How to Build an Urban Survival Kit that Can Fit in an Altoids Tin

There is a lot of talk about Bug out bag lists and how to make a Wilderness Survival Pack. I fully encourage everyone to pack these survival bags and have them ready in case of an emergency.

But, when a disaster occurs, there is a good chance it will happen while you are at home or work.

Considering that 80% of Americans live in urban areas, it only makes sense that you’d want an urban survival kit to help you through the disaster.

Why You Need an Urban Survival Kit

Most preppers and survivalists imagine themselves fleeing to the wilderness in a SHTF situation. I am all about learning outdoor survival skills like off-grid cooking and how to build a survival shelter, but the reality is that most of us would be better off hunkering down (bugging in) instead of bugging out.

A young, fit man who knows edible plants and hunting techniques might be fine in a wilderness survival situation, but what about a family with two young children?

Then there is the issue of population. According to recent stats, the United States has a population density of about 84 people per square mile. But that counts Alaska. If you live in the continental USA, the population density will be much higher. New Jersey has a density of 1,201 people per square mile. In Florida, it is 364. In Alabama, it is 95.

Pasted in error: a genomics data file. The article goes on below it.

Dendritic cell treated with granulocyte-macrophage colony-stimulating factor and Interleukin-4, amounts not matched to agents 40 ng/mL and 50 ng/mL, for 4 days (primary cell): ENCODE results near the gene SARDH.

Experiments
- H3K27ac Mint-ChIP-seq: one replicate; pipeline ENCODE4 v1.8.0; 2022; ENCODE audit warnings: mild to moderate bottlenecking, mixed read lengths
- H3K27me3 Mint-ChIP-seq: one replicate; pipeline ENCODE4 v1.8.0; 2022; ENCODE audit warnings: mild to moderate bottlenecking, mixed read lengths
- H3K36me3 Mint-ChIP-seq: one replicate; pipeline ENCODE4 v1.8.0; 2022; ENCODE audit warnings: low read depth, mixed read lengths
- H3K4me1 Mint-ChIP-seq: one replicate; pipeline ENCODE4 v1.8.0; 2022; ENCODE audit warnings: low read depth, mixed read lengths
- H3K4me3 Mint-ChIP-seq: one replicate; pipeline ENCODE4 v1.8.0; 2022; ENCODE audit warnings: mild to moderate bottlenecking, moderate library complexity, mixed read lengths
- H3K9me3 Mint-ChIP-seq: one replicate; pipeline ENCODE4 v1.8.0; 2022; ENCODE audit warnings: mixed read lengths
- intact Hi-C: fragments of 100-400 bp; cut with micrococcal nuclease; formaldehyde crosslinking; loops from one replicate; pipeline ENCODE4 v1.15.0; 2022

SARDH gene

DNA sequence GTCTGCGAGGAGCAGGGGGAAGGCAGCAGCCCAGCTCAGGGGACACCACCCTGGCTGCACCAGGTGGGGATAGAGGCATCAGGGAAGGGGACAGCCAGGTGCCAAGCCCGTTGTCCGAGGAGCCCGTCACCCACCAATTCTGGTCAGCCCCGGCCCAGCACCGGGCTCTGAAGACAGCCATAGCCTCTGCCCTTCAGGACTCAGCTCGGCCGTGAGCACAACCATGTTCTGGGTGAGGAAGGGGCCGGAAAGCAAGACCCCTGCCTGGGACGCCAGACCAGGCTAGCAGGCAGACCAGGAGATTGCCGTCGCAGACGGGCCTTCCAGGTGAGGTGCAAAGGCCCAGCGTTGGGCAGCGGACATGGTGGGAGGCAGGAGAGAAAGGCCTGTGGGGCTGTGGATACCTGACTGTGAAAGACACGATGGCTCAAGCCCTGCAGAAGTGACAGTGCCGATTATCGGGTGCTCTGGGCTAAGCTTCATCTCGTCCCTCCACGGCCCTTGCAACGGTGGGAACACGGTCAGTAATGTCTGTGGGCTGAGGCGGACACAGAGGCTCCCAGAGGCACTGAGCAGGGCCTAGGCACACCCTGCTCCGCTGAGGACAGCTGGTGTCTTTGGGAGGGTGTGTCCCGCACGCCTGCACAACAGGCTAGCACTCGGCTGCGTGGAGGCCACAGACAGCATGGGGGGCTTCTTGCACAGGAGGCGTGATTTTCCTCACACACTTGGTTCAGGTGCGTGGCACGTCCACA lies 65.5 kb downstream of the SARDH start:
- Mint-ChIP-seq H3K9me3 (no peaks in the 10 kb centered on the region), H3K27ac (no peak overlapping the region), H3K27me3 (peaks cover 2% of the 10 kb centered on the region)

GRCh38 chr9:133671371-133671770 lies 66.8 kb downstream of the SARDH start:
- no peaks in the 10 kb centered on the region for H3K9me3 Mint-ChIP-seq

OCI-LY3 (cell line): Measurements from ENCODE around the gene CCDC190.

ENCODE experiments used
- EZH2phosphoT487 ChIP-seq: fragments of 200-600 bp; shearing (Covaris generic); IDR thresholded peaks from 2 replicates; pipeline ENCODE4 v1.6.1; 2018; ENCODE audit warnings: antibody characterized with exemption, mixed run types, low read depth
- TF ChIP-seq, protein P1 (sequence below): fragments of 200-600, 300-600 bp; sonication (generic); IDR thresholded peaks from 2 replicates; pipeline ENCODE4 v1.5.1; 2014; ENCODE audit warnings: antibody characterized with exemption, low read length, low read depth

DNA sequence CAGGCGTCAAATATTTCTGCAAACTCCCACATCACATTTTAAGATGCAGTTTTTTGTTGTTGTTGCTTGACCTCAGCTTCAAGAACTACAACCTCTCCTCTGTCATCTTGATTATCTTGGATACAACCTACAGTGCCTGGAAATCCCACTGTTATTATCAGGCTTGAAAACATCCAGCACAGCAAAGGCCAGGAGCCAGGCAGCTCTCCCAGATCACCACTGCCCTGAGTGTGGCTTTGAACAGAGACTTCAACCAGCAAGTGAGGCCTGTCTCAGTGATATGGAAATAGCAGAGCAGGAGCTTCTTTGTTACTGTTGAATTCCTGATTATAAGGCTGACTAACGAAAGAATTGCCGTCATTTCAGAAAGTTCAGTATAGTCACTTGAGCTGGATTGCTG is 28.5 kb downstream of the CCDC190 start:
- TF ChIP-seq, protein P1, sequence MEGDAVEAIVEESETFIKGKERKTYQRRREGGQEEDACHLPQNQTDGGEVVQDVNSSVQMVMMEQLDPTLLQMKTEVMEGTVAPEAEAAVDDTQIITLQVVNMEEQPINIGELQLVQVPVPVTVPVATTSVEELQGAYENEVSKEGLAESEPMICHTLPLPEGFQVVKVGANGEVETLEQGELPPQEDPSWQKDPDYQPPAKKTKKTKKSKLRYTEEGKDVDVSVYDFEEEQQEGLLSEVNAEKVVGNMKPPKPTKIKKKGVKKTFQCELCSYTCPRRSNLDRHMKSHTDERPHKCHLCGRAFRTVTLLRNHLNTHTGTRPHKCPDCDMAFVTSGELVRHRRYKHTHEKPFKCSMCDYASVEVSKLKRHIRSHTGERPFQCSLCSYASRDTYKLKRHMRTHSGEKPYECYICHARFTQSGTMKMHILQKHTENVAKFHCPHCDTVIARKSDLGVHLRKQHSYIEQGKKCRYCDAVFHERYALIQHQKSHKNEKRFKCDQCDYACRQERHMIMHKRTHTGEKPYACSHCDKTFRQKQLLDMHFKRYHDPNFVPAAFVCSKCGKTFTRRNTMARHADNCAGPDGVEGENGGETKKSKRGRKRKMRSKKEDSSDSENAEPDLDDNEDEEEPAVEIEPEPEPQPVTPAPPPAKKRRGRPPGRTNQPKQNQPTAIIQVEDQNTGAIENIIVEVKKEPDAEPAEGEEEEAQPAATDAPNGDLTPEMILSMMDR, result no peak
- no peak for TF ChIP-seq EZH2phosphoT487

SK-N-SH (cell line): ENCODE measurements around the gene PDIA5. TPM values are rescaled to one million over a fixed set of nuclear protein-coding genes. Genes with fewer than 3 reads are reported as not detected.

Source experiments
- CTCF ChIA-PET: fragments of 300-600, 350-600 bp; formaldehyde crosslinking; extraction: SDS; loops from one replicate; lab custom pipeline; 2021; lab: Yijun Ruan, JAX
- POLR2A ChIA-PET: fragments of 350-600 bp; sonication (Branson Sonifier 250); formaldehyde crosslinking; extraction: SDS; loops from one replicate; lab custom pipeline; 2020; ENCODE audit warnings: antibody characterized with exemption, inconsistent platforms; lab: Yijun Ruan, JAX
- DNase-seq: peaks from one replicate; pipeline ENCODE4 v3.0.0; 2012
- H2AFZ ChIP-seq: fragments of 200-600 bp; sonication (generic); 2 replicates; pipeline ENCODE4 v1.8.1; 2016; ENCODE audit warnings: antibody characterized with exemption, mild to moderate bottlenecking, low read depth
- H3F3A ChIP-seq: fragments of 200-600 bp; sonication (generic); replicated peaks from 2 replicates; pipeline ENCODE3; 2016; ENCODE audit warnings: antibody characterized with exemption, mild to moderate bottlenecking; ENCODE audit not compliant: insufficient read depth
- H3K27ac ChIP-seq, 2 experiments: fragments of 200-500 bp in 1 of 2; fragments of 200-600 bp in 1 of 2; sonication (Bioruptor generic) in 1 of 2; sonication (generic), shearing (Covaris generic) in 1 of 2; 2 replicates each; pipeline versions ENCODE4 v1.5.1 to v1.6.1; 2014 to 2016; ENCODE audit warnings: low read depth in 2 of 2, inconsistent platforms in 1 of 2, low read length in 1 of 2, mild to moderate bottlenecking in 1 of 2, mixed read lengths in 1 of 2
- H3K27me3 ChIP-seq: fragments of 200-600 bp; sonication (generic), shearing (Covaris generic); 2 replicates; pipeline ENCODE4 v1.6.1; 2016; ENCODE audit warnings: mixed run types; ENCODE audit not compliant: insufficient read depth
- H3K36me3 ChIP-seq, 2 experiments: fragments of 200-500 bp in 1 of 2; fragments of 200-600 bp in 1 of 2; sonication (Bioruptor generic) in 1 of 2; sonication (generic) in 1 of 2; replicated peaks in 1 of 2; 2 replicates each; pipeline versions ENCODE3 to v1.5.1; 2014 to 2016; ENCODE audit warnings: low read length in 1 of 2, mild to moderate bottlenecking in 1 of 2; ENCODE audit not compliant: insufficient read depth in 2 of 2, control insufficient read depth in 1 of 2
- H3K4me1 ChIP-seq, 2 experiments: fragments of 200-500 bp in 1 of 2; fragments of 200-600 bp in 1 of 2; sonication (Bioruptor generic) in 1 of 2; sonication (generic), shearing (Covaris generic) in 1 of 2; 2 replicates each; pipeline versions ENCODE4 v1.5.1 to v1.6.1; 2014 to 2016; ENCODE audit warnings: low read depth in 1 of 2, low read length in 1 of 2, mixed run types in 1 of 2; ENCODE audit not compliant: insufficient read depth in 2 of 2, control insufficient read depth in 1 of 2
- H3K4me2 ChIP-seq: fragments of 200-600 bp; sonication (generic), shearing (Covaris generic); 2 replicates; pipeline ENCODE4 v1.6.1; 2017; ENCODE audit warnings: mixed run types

When SHFT, a lot of people are going to flee to the wilderness. That means it is going to get pretty crowded out there!

Unless your Bug Out location is somewhere really remote, then you are going to come in contact with others. You might as well have stayed put…

I strongly encourage everyone to stockpile survival supplies at home in case of an emergency. But this isn’t enough.

There are plenty of scenarios that could have you leaving your home.

  • Rioters invade your home
  • Your home catches on fire
  • Your home is contaminated from a chemical attack…

You will want to have an urban survival kit handy to help you survive in the city outside of your home. And, even if you are fleeing into the wilderness, you will still have to get through the city first!

The bottom line? Pack an urban survival kit and have it handy at all times!

Factors to Consider

There are a lot of things I’d like to have on hand in an urban survival situation.

A crowbar is one (it would make a great weapon and useful for breaking into locked buildings to find supplies and shelter). A camouflage tarp would be great, too. But I won’t carry all of these things around with me every time I leave the house!

When building your altoids tin EDC, imagine the things you will need right away and might not be readily available.

Sure, a crowbar would be nice to have…but I’m sure I could easily find a piece of scrap metal to use instead.

Here are the main things you will want to consider:

  • Need for water: In a disaster situation, plumbing won’t work, and available water might be contaminated
  • Shelter: There isn’t a big need for emergency shelter because you can use existing structures.
  • Looting: Most everyday supplies will be readily available in abandoned buildings. I’m not encouraging looting, but in an SHFT situation, take what you need to survive!
  • Communication: How will you contact your family or seek help?

What to Pack in Your Altoids Tin

1. Multi-Tool

This is the most essential everyday carry item you will want to have.

Read our reviews of the best multi tools.